Connecting Rooms (1970)

Not Rated   |    |  Drama


Connecting Rooms (1970) Poster

Explores the relationships shared by the residents of a seedy boarding house in London.


6.8/10
559

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4 February 2020 | TheLittleSongbird
7
| Worth connecting to
Was always interested in seeing Bette Davis and Michael Redgrave in late roles, being admirers of both. More so Davis than Redgrave, but it is as hard to forget Redgrave's performance in 'The Browning Version' as much as it is with Davis and 'All About Eve'. Really like melodramas when done well, whether in film, in television, in very old cartoons and on stage with plays and operas. Also saw it briefly compared to Terrence Rattigan's 'Separate Tables', love the play and Rattigan and the film version is excellent.

'Connecting Rooms' is very hard to find. Practically obscure even, though somehow did manage to see it online. That is a real shame, as, despite not being perfect by any stretch (with a couple of the potential traps that melodramas can have being fallen into), it is a long way from a bad film. Actually found 'Connecting Rooms' to be good, moving and very well acted, deserving of much more attention and exposure when far inferior films have a significant amount of marketing and also a wide audience.

Maybe 'Connecting Rooms' could have been opened up more as there is a staged play feel at times. Like in the pace, which could have been tighter and had less of the pauses that dulled the action somewhat.

Although the dialogue is mostly very well-written and thought-provoking, again it could have tightened up as there are parts that have a little too much talk. A touch too sappy occasionally too.

However, 'Connecting Rooms' is shot with the right amount of intimacy without being static, and the costumes and sets are not one's definition of big and grand but they are opulent and suit the intimacy and chamber-like mood of the piece very well. The music in my mind avoided over-scoring and being intrusive in placement. The dialogue has a lot of intelligence and pathos, the latter being executed in a way that mostly is not too sentimental and quite moving. The direction is never less than competent, even if there could have a little more flow between transitions. Liked the 'All About Eve' reference and it was interesting to see the hands of Amaryllis Fleming featured when Davis plays the cello (an instrument close to my heart, with it being my second instrument after voice).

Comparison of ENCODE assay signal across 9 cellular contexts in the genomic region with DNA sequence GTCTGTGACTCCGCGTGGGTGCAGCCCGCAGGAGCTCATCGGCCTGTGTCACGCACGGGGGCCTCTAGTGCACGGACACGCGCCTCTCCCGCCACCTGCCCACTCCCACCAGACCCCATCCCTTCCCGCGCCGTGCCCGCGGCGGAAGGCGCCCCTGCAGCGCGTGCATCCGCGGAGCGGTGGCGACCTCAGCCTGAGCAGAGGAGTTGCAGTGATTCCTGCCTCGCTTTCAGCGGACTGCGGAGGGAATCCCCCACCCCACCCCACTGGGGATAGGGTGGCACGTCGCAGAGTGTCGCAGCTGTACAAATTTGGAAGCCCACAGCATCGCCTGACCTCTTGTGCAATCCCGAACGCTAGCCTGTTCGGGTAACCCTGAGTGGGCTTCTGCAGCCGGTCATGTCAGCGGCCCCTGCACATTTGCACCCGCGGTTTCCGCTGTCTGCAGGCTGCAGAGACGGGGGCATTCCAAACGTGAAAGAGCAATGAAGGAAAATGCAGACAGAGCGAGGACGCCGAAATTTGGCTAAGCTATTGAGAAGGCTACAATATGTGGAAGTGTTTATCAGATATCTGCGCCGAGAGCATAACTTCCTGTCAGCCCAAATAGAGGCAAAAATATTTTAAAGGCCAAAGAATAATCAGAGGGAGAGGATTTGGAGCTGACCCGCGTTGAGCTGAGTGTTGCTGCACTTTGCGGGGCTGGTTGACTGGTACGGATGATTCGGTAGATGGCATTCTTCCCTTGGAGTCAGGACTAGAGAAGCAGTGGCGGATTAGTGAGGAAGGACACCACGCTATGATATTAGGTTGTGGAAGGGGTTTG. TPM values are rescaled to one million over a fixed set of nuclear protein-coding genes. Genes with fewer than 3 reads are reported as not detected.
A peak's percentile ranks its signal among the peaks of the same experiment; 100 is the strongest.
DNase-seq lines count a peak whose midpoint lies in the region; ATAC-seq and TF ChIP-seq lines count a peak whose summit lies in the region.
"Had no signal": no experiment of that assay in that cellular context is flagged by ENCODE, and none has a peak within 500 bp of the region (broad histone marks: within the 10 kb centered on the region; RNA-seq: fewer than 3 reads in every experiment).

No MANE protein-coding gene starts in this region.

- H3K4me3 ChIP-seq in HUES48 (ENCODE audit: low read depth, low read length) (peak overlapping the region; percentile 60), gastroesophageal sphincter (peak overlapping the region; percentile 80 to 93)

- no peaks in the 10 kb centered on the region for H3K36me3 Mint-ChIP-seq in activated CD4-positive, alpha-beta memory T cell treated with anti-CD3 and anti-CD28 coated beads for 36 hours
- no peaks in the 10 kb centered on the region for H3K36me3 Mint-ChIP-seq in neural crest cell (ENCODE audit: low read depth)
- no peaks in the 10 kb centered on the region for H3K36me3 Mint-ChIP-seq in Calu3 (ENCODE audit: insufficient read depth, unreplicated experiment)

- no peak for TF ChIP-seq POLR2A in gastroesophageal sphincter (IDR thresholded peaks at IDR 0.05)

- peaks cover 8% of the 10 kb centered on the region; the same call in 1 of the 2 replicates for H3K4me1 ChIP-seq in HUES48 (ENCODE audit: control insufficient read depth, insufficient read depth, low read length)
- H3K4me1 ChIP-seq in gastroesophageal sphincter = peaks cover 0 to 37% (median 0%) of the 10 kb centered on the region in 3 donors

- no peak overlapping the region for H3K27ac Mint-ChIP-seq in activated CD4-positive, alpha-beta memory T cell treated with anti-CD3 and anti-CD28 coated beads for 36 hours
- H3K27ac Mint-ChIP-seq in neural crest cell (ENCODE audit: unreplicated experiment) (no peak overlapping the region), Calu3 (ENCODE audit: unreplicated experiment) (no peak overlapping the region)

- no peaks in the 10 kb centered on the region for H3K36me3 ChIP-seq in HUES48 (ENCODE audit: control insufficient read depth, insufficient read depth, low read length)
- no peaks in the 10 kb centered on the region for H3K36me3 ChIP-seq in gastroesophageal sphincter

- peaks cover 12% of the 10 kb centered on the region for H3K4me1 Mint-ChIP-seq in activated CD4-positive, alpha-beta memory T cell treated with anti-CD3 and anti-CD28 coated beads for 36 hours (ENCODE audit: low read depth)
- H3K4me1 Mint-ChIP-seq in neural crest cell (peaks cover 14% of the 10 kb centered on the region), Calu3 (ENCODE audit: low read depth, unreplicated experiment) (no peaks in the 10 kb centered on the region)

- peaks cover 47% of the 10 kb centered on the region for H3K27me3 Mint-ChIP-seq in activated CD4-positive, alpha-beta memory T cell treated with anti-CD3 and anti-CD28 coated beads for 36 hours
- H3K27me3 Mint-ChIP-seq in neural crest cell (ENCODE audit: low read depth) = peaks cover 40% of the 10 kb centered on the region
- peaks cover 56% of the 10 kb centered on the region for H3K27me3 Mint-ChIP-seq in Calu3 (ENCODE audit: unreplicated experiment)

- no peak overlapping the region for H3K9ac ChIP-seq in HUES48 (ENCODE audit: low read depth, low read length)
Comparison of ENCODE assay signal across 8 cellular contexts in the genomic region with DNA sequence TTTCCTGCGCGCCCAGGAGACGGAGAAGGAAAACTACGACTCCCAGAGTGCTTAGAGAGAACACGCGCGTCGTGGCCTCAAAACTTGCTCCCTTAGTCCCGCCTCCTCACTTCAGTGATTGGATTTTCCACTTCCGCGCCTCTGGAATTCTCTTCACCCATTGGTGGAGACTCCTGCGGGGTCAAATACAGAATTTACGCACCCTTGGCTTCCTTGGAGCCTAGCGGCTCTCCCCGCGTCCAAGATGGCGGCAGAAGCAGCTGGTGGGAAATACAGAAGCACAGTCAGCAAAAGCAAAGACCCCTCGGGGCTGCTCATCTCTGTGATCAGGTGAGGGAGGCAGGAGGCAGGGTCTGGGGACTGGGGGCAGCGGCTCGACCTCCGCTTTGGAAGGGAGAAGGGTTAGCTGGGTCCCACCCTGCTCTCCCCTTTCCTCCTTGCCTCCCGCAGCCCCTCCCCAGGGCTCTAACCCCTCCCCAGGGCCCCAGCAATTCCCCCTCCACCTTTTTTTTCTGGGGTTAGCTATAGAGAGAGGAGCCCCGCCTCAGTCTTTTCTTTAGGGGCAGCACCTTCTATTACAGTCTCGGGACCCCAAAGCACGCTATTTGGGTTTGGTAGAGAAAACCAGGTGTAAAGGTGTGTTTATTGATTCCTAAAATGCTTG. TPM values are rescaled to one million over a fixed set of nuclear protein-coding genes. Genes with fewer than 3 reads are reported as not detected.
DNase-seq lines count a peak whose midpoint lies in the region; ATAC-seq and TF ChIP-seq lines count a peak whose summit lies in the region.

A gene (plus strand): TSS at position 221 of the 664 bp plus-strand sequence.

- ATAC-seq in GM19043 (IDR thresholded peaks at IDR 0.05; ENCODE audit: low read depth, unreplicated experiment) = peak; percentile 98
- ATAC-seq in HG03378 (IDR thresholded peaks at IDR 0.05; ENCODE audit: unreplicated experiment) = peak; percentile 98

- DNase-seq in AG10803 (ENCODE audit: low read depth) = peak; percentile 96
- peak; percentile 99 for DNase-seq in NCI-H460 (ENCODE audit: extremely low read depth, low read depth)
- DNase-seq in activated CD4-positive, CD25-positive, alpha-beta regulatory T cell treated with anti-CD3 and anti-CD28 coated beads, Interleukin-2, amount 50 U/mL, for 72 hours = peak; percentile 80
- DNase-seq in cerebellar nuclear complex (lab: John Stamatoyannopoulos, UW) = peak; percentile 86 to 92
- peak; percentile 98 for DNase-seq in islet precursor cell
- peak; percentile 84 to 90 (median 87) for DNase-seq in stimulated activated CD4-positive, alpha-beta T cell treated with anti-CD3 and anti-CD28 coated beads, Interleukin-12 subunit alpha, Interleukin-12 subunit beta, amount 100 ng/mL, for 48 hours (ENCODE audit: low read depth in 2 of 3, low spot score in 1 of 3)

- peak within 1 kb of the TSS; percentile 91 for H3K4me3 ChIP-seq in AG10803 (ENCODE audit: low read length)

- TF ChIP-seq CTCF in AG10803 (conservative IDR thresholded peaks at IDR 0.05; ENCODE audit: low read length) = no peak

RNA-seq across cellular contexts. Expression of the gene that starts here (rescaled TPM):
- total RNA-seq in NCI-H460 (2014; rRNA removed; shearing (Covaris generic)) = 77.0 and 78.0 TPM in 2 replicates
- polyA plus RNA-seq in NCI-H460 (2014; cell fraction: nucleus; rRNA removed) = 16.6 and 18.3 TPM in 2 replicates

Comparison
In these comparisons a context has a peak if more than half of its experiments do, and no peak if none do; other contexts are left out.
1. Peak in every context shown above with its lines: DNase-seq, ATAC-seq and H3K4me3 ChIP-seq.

The story absorbs and has enough moments where it is heart-wrenching. The characters intrigue and feel real. Kay Walsh is always reliable in her role and Alexis Kanner doesn't overplay his character's jealousy. Olga Georges-Picot is touching. It's the two leads that stand out though. It is great to see Redgrave reign in and be effectively subtle, and Davis often shows the beauty of acting where eyes and expressions without words are so telling and in such a gracefully dignified and moving way.

In summation, good film deserving of more exposure. 7/10

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